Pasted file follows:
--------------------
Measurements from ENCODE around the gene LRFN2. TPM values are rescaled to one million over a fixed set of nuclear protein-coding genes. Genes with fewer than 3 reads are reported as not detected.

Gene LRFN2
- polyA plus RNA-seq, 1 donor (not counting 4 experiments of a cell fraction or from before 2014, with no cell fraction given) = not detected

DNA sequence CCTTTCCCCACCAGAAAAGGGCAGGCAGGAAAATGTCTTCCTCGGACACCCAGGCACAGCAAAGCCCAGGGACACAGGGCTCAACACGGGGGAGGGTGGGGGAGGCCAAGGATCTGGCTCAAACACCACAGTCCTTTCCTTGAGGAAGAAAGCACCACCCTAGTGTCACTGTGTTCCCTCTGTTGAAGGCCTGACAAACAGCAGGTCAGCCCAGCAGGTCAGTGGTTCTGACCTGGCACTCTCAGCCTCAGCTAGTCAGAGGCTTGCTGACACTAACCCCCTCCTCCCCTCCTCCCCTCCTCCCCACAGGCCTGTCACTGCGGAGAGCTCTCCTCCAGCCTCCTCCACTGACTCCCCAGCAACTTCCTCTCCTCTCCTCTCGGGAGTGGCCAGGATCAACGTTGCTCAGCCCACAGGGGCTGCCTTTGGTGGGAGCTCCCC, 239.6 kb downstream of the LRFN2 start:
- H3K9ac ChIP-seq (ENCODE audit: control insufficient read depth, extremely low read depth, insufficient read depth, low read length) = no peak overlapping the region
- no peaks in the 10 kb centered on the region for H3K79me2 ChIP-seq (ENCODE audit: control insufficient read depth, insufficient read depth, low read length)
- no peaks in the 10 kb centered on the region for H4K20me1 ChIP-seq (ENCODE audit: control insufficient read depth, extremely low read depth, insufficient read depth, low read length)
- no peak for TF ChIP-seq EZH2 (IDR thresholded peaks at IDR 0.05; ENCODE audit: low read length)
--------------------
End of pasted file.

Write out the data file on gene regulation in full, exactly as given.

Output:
Measurements from ENCODE around the gene LRFN2. TPM values are rescaled to one million over a fixed set of nuclear protein-coding genes. Genes with fewer than 3 reads are reported as not detected.

Gene LRFN2
- polyA plus RNA-seq, 1 donor (not counting 4 experiments of a cell fraction or from before 2014, with no cell fraction given) = not detected

DNA sequence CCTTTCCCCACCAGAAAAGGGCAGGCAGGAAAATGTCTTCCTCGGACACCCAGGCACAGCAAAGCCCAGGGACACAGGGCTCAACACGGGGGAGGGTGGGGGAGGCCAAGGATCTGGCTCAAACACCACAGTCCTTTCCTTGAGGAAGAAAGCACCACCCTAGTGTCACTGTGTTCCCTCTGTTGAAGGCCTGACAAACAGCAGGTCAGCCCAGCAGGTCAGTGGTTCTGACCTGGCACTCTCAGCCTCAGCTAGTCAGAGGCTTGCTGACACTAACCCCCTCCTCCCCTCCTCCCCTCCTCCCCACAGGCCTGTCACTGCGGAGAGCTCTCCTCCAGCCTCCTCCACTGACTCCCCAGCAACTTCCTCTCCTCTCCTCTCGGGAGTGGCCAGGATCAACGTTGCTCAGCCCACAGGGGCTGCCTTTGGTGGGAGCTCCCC, 239.6 kb downstream of the LRFN2 start:
- H3K9ac ChIP-seq (ENCODE audit: control insufficient read depth, extremely low read depth, insufficient read depth, low read length) = no peak overlapping the region
- no peaks in the 10 kb centered on the region for H3K79me2 ChIP-seq (ENCODE audit: control insufficient read depth, insufficient read depth, low read length)
- no peaks in the 10 kb centered on the region for H4K20me1 ChIP-seq (ENCODE audit: control insufficient read depth, extremely low read depth, insufficient read depth, low read length)
- no peak for TF ChIP-seq EZH2 (IDR thresholded peaks at IDR 0.05; ENCODE audit: low read length)